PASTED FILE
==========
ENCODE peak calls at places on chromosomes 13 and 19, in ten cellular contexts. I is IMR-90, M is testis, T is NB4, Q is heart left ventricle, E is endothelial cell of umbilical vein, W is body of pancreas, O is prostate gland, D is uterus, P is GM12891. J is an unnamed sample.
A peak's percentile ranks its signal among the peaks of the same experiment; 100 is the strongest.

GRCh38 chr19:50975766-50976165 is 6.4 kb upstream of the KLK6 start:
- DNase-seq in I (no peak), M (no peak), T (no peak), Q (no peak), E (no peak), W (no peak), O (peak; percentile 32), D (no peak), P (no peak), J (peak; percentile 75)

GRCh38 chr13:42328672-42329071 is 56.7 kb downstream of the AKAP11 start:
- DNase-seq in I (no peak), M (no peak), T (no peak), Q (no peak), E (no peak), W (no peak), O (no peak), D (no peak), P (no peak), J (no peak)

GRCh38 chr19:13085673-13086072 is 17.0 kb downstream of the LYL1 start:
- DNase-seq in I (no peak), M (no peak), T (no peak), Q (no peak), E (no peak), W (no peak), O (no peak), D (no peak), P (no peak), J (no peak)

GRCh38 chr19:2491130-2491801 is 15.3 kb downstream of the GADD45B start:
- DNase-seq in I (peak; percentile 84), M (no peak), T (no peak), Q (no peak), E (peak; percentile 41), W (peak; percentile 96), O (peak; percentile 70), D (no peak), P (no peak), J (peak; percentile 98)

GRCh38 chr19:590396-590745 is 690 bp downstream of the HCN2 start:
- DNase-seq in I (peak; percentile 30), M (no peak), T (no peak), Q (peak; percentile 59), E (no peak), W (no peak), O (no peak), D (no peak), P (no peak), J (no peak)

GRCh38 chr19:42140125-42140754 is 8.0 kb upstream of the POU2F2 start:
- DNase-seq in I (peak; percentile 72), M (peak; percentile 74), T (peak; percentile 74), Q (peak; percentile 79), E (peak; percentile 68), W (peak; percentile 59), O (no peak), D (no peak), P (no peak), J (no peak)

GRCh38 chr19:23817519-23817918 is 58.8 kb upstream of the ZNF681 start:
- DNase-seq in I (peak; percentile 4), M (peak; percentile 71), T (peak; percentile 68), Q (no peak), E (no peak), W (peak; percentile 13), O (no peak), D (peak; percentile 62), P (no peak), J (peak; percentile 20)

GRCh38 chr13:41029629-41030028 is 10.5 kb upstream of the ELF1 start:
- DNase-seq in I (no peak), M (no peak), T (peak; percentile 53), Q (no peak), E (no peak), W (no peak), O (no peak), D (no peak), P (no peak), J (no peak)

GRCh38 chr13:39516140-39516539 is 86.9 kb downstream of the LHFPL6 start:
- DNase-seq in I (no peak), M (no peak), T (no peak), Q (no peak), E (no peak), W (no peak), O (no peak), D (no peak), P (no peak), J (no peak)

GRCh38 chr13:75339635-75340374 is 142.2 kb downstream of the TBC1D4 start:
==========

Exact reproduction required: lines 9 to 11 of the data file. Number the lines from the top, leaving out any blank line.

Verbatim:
GRCh38 chr19:2491130-2491801 is 15.3 kb downstream of the GADD45B start:
- DNase-seq in I (peak; percentile 84), M (no peak), T (no peak), Q (no peak), E (peak; percentile 41), W (peak; percentile 96), O (peak; percentile 70), D (no peak), P (no peak), J (peak; percentile 98)

GRCh38 chr19:590396-590745 is 690 bp downstream of the HCN2 start: